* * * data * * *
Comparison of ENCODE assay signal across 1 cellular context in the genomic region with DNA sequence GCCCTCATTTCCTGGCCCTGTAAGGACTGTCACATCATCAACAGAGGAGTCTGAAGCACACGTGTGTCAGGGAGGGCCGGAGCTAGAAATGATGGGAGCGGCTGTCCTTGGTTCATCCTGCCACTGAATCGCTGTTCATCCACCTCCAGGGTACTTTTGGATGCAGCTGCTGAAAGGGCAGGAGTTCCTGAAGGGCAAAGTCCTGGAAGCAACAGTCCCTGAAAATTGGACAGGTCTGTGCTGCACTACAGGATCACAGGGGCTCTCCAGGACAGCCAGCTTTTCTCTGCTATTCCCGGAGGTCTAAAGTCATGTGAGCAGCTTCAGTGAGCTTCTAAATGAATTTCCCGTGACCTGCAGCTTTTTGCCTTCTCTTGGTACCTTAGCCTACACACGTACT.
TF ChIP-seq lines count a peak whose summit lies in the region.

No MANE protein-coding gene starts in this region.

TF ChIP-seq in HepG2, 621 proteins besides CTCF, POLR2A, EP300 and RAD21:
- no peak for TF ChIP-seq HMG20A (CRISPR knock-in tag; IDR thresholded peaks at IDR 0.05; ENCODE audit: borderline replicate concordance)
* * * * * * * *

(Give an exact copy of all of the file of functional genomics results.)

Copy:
Comparison of ENCODE assay signal across 1 cellular context in the genomic region with DNA sequence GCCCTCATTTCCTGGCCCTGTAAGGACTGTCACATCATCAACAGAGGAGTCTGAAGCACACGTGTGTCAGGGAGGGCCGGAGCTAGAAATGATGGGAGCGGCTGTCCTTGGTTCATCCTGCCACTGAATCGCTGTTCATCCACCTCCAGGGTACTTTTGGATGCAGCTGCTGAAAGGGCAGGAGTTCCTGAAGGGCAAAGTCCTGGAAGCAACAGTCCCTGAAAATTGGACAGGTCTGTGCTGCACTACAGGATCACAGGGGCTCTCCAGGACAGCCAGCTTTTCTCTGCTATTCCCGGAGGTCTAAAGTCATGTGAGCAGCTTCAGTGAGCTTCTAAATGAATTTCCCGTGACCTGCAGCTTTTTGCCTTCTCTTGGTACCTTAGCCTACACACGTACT.
TF ChIP-seq lines count a peak whose summit lies in the region.

No MANE protein-coding gene starts in this region.

TF ChIP-seq in HepG2, 621 proteins besides CTCF, POLR2A, EP300 and RAD21:
- no peak for TF ChIP-seq HMG20A (CRISPR knock-in tag; IDR thresholded peaks at IDR 0.05; ENCODE audit: borderline replicate concordance)